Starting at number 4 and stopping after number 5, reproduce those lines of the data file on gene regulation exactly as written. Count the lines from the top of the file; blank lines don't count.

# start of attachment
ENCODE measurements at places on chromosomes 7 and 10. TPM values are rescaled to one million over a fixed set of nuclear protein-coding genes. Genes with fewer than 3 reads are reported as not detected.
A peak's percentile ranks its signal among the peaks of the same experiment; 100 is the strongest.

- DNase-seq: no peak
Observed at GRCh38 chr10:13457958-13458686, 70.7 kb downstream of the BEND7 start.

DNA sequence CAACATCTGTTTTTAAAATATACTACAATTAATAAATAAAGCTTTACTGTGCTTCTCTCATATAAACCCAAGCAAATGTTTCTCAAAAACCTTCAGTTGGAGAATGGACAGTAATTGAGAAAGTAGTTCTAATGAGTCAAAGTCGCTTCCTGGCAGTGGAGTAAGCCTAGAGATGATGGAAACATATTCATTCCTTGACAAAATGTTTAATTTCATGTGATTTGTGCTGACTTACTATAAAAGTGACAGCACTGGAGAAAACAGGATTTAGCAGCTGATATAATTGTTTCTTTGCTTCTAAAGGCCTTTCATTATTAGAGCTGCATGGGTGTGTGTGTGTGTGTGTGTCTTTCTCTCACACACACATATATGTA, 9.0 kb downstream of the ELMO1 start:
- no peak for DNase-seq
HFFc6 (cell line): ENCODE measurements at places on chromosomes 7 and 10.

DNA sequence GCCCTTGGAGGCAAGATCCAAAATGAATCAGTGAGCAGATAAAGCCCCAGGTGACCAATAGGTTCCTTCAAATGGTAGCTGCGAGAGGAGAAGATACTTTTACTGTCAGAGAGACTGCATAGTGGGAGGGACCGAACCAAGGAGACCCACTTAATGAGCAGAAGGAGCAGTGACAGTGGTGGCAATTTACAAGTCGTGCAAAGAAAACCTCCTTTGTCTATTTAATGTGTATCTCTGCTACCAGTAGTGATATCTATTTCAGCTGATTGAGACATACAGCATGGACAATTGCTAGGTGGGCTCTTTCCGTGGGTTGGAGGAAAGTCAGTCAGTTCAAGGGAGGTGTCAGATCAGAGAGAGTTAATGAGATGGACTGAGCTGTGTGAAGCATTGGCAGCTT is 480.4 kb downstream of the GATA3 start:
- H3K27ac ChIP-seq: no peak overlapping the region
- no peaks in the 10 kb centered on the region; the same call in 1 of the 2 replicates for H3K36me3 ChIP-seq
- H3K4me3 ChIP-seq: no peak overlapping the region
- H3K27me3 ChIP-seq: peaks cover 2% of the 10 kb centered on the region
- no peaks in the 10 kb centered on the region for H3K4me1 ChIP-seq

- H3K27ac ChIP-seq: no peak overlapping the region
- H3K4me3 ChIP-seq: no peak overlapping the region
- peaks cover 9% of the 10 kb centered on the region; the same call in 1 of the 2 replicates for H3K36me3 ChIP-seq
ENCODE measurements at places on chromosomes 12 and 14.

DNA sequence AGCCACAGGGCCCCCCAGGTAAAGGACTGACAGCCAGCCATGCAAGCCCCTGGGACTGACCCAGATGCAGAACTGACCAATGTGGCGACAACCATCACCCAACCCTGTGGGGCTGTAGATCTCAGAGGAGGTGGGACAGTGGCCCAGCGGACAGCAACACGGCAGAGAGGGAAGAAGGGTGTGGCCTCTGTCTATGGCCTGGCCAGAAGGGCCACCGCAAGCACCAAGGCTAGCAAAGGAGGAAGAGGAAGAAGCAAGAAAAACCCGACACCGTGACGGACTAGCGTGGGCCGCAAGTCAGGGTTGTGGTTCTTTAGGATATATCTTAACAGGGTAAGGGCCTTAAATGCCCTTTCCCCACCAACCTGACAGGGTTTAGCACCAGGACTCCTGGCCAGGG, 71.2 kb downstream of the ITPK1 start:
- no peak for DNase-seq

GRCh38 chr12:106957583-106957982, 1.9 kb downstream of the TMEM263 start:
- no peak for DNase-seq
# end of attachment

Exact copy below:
Observed at GRCh38 chr10:13457958-13458686, 70.7 kb downstream of the BEND7 start.

DNA sequence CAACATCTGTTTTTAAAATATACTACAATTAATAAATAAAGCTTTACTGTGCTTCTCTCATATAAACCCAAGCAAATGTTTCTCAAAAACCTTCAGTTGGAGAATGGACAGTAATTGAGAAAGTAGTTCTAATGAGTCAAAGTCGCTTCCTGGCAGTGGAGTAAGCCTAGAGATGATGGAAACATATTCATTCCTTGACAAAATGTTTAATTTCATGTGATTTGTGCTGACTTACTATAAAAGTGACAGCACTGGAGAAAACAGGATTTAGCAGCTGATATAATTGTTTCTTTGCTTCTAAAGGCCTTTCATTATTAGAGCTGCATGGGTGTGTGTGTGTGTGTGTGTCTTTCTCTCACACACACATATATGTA, 9.0 kb downstream of the ELMO1 start: